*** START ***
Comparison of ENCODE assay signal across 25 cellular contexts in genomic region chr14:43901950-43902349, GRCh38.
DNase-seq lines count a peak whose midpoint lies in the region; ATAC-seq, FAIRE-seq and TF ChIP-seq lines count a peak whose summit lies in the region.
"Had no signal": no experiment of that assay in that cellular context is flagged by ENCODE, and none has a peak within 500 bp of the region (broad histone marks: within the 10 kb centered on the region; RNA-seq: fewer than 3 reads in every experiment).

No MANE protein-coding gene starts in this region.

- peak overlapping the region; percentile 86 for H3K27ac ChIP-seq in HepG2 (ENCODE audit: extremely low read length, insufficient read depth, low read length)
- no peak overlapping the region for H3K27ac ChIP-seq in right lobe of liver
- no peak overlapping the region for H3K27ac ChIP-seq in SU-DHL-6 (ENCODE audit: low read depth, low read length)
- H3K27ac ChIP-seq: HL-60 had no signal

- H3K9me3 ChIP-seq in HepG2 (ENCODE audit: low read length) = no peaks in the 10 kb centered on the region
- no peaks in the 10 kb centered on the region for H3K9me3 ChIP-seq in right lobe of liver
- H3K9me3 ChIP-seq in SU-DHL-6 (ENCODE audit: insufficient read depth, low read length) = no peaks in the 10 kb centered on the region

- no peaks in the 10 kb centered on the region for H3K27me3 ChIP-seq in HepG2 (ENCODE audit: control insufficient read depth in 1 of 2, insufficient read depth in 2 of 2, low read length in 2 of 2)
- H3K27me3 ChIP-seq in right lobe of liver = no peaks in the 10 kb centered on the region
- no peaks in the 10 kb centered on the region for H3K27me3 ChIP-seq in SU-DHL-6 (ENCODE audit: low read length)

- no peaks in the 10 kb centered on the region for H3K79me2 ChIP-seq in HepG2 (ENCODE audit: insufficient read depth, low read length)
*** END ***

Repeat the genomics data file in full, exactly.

Comparison of ENCODE assay signal across 25 cellular contexts in genomic region chr14:43901950-43902349, GRCh38.
DNase-seq lines count a peak whose midpoint lies in the region; ATAC-seq, FAIRE-seq and TF ChIP-seq lines count a peak whose summit lies in the region.
"Had no signal": no experiment of that assay in that cellular context is flagged by ENCODE, and none has a peak within 500 bp of the region (broad histone marks: within the 10 kb centered on the region; RNA-seq: fewer than 3 reads in every experiment).

No MANE protein-coding gene starts in this region.

- peak overlapping the region; percentile 86 for H3K27ac ChIP-seq in HepG2 (ENCODE audit: extremely low read length, insufficient read depth, low read length)
- no peak overlapping the region for H3K27ac ChIP-seq in right lobe of liver
- no peak overlapping the region for H3K27ac ChIP-seq in SU-DHL-6 (ENCODE audit: low read depth, low read length)
- H3K27ac ChIP-seq: HL-60 had no signal

- H3K9me3 ChIP-seq in HepG2 (ENCODE audit: low read length) = no peaks in the 10 kb centered on the region
- no peaks in the 10 kb centered on the region for H3K9me3 ChIP-seq in right lobe of liver
- H3K9me3 ChIP-seq in SU-DHL-6 (ENCODE audit: insufficient read depth, low read length) = no peaks in the 10 kb centered on the region

- no peaks in the 10 kb centered on the region for H3K27me3 ChIP-seq in HepG2 (ENCODE audit: control insufficient read depth in 1 of 2, insufficient read depth in 2 of 2, low read length in 2 of 2)
- H3K27me3 ChIP-seq in right lobe of liver = no peaks in the 10 kb centered on the region
- no peaks in the 10 kb centered on the region for H3K27me3 ChIP-seq in SU-DHL-6 (ENCODE audit: low read length)

- no peaks in the 10 kb centered on the region for H3K79me2 ChIP-seq in HepG2 (ENCODE audit: insufficient read depth, low read length)